Not Watching Girls is where we detail the real-life foibles, exploits, and hot and hilarious haps of what we were doing in our exciting, glamorous, and emotional lives in our Brooklyn apartments during the half-hour the critically acclaimed HBO series Girls airs.

Due to an interest in cultural fluency I made a vague and possibly unkeepable promised that I'd try to watch HBO's Award-Winning, Critically Acclaimed Girls at some point, but not this week; Sunday evening, your humble narrator was bombarded with a small pile of transcribing. The thing about Girls is that, though it occupies a 30-minute spot on television, the episodes are only something like 22 minutes, which seems "doable." The thing about transcribing is that even if your interview is 22 minutes long, it will take you at least twice that to write out, even if your typing is swift and nimble, and maybe longer if you have to numb the experience with several glasses of wine. I am not saying that happened but I am saying it has happened before. This work, this woman's work, it is often aided and abetted by $9.99 Malbec from the corner booze store. It is not unmarred, but it is life.

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The wooden stool on which I perch is glossed in a double-coat black lacquer. It was a gift from someone who left it out on the street. The desk is a table purchased for $99 from one of those small-box furniture retailers that lines beautiful Williamsburg's Graham Avenue, a.k.a. Avenue of Puerto Rico. I recently discovered that my coworkers Kate Dries and Erin Gloria Ryan have a similar table, but they use it as a table and not a desk because they are not Monsters.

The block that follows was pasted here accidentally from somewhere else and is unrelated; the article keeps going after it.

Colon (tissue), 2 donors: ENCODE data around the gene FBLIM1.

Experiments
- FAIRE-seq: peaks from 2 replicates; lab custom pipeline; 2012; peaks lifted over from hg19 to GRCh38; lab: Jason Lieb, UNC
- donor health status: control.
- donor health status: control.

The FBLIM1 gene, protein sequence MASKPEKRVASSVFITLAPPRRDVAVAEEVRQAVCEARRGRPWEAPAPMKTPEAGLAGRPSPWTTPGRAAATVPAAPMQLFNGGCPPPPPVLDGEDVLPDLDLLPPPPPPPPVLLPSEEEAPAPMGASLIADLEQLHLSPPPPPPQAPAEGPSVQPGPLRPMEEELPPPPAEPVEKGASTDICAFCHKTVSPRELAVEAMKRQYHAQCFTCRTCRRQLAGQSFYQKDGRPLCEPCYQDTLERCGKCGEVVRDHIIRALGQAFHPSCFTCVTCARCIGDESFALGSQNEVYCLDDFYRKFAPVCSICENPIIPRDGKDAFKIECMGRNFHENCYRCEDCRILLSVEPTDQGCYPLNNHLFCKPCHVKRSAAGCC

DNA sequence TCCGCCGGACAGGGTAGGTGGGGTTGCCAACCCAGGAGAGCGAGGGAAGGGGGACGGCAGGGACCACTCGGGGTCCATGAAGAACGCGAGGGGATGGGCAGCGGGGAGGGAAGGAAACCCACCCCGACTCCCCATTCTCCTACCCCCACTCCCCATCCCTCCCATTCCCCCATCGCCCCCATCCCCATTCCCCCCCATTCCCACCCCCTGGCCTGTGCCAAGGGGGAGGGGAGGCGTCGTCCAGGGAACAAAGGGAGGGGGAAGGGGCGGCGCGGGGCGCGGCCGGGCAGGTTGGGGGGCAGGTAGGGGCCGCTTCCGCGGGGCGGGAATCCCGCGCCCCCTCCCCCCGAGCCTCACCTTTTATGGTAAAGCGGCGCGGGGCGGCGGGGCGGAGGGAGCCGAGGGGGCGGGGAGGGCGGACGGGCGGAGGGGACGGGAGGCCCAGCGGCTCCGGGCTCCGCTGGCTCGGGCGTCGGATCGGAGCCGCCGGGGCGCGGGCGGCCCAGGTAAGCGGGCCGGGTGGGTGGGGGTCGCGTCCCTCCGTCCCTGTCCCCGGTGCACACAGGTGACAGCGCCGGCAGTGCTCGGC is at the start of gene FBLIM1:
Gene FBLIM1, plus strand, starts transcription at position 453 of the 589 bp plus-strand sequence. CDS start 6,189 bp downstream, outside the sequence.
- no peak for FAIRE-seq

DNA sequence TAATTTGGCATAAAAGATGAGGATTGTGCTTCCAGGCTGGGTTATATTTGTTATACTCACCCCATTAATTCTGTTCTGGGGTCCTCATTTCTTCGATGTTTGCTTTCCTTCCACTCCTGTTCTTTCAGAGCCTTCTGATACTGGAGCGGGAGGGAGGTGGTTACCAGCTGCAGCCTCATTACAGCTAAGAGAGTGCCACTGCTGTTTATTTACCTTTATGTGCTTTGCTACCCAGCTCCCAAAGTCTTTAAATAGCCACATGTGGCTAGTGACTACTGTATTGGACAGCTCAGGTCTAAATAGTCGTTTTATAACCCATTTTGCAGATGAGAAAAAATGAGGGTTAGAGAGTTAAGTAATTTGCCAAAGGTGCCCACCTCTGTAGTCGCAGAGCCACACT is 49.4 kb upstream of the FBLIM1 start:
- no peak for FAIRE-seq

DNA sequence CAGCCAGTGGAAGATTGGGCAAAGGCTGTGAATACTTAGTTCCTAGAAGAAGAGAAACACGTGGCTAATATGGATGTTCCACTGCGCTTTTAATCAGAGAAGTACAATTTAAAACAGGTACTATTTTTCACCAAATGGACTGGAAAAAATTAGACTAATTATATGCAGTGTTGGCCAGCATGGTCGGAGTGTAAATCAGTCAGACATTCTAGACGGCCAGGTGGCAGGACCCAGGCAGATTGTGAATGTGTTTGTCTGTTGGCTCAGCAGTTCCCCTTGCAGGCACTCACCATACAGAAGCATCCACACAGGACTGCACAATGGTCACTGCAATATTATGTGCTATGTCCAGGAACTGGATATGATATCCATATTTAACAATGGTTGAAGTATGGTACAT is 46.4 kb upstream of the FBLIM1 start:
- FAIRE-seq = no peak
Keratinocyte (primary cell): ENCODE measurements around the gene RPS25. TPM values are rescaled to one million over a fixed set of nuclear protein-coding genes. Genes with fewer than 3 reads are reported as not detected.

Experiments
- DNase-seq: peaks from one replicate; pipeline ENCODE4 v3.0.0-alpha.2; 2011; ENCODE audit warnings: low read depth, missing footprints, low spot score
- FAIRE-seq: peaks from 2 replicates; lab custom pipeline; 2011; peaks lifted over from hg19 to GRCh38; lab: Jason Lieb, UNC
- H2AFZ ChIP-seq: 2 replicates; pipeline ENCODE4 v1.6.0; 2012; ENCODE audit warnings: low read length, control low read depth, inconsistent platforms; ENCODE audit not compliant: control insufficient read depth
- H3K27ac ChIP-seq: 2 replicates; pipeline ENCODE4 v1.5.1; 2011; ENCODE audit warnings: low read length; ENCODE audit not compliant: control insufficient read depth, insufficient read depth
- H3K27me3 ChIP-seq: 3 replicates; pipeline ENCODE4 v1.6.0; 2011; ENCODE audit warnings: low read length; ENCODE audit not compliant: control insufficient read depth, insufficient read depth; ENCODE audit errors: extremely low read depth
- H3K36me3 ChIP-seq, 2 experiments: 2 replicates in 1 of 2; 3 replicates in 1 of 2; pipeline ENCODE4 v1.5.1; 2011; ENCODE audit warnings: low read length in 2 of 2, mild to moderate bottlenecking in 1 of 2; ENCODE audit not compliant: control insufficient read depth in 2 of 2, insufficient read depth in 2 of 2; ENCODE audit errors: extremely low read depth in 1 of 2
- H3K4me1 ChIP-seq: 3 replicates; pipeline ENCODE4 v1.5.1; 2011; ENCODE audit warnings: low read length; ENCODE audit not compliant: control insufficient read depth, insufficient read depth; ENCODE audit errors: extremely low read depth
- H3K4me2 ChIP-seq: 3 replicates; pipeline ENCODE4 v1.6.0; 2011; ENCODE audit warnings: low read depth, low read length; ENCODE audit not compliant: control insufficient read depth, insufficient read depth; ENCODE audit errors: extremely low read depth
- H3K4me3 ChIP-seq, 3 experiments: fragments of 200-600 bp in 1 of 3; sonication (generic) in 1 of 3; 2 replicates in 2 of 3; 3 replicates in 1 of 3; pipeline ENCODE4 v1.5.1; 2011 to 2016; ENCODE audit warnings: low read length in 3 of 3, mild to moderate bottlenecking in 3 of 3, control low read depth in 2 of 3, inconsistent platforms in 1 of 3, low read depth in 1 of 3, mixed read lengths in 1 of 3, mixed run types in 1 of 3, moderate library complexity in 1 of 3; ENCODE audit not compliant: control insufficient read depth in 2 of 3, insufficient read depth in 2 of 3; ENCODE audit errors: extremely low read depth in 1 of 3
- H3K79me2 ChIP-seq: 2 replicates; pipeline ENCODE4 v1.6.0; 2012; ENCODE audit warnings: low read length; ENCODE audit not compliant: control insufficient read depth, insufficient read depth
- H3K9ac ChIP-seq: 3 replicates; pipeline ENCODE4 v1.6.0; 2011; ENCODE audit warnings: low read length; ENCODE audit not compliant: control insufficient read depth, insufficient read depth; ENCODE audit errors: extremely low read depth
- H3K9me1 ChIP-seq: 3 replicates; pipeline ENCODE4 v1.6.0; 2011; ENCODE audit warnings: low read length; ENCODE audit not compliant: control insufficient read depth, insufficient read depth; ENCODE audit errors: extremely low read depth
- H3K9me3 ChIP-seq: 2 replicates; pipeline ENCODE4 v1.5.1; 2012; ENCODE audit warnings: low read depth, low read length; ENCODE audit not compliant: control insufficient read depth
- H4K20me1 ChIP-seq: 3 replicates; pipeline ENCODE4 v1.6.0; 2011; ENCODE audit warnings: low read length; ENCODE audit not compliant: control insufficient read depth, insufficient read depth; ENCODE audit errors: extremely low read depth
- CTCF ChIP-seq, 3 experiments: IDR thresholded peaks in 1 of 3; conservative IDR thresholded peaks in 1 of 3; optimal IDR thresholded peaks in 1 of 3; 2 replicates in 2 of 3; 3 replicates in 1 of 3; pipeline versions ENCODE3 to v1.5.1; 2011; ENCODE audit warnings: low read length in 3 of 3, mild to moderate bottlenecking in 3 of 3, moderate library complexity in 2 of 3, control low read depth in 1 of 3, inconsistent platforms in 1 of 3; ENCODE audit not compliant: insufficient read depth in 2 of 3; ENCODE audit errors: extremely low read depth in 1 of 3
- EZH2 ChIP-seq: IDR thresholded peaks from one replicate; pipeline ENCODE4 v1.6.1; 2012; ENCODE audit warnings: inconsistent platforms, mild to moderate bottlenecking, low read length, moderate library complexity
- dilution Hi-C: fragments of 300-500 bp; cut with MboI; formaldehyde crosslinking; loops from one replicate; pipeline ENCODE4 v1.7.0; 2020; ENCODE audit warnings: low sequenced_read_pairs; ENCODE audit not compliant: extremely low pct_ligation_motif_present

But the thing about beautiful Williamsburg and Avenue of Puerto Rico and Borinquen Place and all of that is that Williamsburg is still deeply Latino? Like, even still? But people don't talk about that. Not because mass amounts of kewl mostly white post-collegiates and also kewl mostly white families with dinero to blow like so much whitegirl-zooted-up-at-Kokie's are not still fighting to move to beautiful Williamsburg, Brooklyn, and doing so in droves—but because mentioning that beautiful Williamsburg, Brooklyn, retains a large population of Dominicans, Puerto Ricans, Méxicans, Ecuadorians and the like would be disadvantageous to well-heeled mags' trend pieces on the resurgence of the artisanal pickle industry. It would also be giving said Latinos visibility that could be spent using valuable column inches on Johnny Caucasus's smoking hot facial hair grooming techniques.

Anyway there is a show about this that is pretty good. This episode features HBO star Raúl Castillo, who you might know as Sexy Richie from Looking, which is a hot show about the beautiful Bay Area that appears on critically acclaimed cable pay channel HBO directly after Girls.

The transcribing went okay. I procrastinated, and the wine sucked up more time than the typing. As happens. Transcribing has been a fool's errand since they snatched the original 4Loko formula off the shelves. I made time for a short break to watch Looking, a show about how a baby-faced programmer dumped Sexy Richie in order to be his boss's sidepiece. There was a sex scene between two very attractive men and then it ended.

Before that, though, during Girls, my friend Claire gchatted me:

Claire:

oh my god

julianne

how is zachary quinto really on an eight-part mini-series called the slap

where he slaps someone else's kid

and the neighborhood falls apart?

Zachary Quinto is on Girls this season, I think, and Claire thought this week's episode of Girls was "good," but with a question mark, so maybe she thought it was just better than the previous week's episode. I heard that there is a scene in which the character of Lena Dunham yells at her colleagues in the Iowa Writer's Workshop about being stereotypes of themselves and that everyone should just be real, like her character is when she writes, instead of posturing and trying to do creative writing, and just being real. But writing real shit about your own life will get you in trouble and besides, everyone does that, all the time.

Sometimes transcribing is so cathartic. And wine.

HBO's Girls airs Sundays 9 PM EST.